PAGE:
The Stories Behind the Props:

In the olden days, the yogis did yoga in their ashram which used to be located in the forest area and called it a vana aranya. The yogis made use of the tree branches and the thick trunk. They used to tie ropes to the tree branches and hang/curve on it. They would make a platform of dead tree trunks, a pillow ouf of leaves and used them as "props".

Guruji (a scientist and inventor of props) introduced tradition in a modern way. For example, the rishis and sanyasis used to have a "yoga danda" - a stick having a U shape used to rest the upper arm. This helped them rest while supporting them to keep their spine erect. This same idea is being used by Guruji while doing the standing asanas on a trestle, grill, or a balcony where the arm is supported and the spine is lifted.

 

The Trestle, Horse or "Pune Pony"

Guruji had a pupil who was a horse trainer and he had a trestle like structure on which he used to train. Guruji used this for support when he had a pupil with a deformity.

 

The Wall

Many women who wished to learn from Guruji were unaccustomed to any form of exercises. They found it very difficult to even move their bodies or balance. In addition, they were shy which made them contract their bodies even further. There were also people afflicted with polio, the aged, and those who had been paralysed who all sought Guruji's help. He started by making his students to do work against the wall.

 

The Ropes

The ropes were being used by Guruji's Guru, Sri T. Krishnamacharya and he in turn had been introduced to them by his Guru. Performing asanas on the rope is called Yoga Kurunta. (Kurunta means puppet.) Guruji worked on them a little more and developed many more uses for the ropes.

 

Viparitadandasana Bench

Guruji started with a photography session where the owner had an arched banch (inverted U) on which he would ask his customers to sit when being photographed. One day a girl came in and was asked to pose on it. When the girl was done, Guruji sat on the bench, curved his back over it and stretched out. He thought it was wonderful and he created the back bender bench. This is now used by all healthy, unhealthy, and aged to stretch out. the shape was later modified to meet updated requirements.

 

The Stump

Guruji would use his head, hands, legs, knees, feet, toes, back and abdomen as a prop while teaching. For example, he would support the back of the chest and buttocks with his hands, as these are the two vital areas which need support in the back bending postures. This would halp any body aches as well as correct the posture. He visualized two kinds of the stump to support the neck/chest and the sacrum.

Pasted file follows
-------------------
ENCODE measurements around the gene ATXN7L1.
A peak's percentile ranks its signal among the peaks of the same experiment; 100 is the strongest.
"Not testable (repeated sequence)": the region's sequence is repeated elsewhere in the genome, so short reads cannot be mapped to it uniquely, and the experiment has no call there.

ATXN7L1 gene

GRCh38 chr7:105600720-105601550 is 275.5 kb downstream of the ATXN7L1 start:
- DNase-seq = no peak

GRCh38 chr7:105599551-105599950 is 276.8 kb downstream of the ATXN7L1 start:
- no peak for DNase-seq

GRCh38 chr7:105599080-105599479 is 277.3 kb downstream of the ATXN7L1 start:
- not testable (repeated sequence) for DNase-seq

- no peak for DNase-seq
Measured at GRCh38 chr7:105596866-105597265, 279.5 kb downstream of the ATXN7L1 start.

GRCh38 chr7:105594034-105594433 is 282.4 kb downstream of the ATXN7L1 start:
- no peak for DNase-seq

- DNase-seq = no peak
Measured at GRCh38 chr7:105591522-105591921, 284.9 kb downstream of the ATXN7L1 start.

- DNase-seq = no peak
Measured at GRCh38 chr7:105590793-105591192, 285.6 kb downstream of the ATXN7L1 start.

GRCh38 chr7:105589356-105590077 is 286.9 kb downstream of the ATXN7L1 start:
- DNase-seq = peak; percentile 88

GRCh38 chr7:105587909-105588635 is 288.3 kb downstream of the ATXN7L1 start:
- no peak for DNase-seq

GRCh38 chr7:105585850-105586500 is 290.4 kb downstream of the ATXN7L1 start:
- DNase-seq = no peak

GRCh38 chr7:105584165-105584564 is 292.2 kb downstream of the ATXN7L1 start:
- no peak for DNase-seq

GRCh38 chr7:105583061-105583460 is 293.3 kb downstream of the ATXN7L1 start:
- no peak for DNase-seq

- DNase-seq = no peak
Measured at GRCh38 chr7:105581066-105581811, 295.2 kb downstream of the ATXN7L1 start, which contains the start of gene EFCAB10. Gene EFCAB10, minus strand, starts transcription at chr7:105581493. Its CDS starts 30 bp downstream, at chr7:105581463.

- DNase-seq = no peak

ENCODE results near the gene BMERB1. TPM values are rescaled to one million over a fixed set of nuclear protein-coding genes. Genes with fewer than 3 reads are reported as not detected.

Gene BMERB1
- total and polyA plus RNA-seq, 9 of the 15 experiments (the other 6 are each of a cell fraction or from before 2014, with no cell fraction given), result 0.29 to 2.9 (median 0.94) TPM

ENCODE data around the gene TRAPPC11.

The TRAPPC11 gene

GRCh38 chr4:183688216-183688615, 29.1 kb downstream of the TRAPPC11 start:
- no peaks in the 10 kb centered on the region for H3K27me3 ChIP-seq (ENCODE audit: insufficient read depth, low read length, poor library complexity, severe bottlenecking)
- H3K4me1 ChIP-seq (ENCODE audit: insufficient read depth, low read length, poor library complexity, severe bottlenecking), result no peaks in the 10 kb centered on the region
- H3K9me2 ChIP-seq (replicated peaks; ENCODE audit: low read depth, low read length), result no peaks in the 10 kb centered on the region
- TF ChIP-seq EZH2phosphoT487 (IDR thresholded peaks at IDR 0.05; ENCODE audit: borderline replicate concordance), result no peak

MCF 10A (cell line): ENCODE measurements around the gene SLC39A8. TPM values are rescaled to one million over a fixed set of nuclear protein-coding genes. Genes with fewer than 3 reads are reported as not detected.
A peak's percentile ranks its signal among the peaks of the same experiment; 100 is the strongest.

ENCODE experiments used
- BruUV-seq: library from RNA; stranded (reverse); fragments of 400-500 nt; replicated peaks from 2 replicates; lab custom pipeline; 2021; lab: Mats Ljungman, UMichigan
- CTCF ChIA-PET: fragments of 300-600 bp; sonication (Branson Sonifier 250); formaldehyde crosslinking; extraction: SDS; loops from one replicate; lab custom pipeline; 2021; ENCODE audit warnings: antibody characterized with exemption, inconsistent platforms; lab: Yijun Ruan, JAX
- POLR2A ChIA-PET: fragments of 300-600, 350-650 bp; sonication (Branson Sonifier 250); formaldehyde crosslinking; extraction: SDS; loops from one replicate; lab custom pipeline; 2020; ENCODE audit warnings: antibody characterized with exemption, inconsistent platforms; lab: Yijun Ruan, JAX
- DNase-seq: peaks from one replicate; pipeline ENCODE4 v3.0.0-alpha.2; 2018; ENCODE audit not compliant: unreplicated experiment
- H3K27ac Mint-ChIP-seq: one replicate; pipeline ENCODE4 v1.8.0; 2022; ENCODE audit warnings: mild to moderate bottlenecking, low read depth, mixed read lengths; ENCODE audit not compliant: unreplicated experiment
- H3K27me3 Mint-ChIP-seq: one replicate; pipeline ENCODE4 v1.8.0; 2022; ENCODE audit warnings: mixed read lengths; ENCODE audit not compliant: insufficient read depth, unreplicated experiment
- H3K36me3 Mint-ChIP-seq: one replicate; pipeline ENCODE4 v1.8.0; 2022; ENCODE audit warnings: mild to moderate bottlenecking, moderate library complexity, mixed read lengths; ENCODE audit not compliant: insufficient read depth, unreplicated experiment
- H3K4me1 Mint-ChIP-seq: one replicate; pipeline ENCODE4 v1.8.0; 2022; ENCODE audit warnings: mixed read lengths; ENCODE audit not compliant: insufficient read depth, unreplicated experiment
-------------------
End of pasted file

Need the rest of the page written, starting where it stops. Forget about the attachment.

Viparitadandasana Plank

The elbows and feet tend to slip while performing Viparitadandasana. So, Guruji would support the elbows and the feet with his toes. This support would give a lot of courage and freedom to the practitioner. The plank was made to prevent the elbows and toes from slipping.

Chair

The chair was not a part of the furniture in the home. People sat on the floor on a "chatai" - a mat which would be spread out. It was only when Guruji started writing Light on Yoga in 1960 did he get a writing table and chsir, and he started using the chair for Viparitadandasana and Purvottanasana.

Setubandha Sarvangasana Bench

In the early days, Guruji would support each student on his knee for 5 mins for Setubandha Sarvangasana. You can imagine the strain on the teacher. He then started using rolled cotton bed mattresses, blankets, and finally the bench was devised.

Straps and Belts

Guruji used his own hands and legs as clippers or callipers. Later, the belts were designed.

Half Halasana Box

Guruji used ot have a big wooden trunck which stored woollens for winter. he started using that for Halasana and soon after the box idea struck him.

Blankets and Bricks

Guruji used to manipulate the different spots where the sutdents would collapse such as the sternum, the navel, bladder etc. Now there are many shapes and sizes of bricks and blankets which are rolled and folded in various ways to give the best support.

Simhasana Bench and Slanting Plank

A "Simhasana" bench represents a throne on thich the chest is majestically placed. It is like a throne for the soul. Even the slanting plank when adjusted properly opens out the chest "royally".


 

"Words fail to convey the total value of Yoga. It has to be experienced."
B.K.S. Iyengar

Quotes taken from "IYENGAR: His Life and His Work" (Timeless Books 1987)

 

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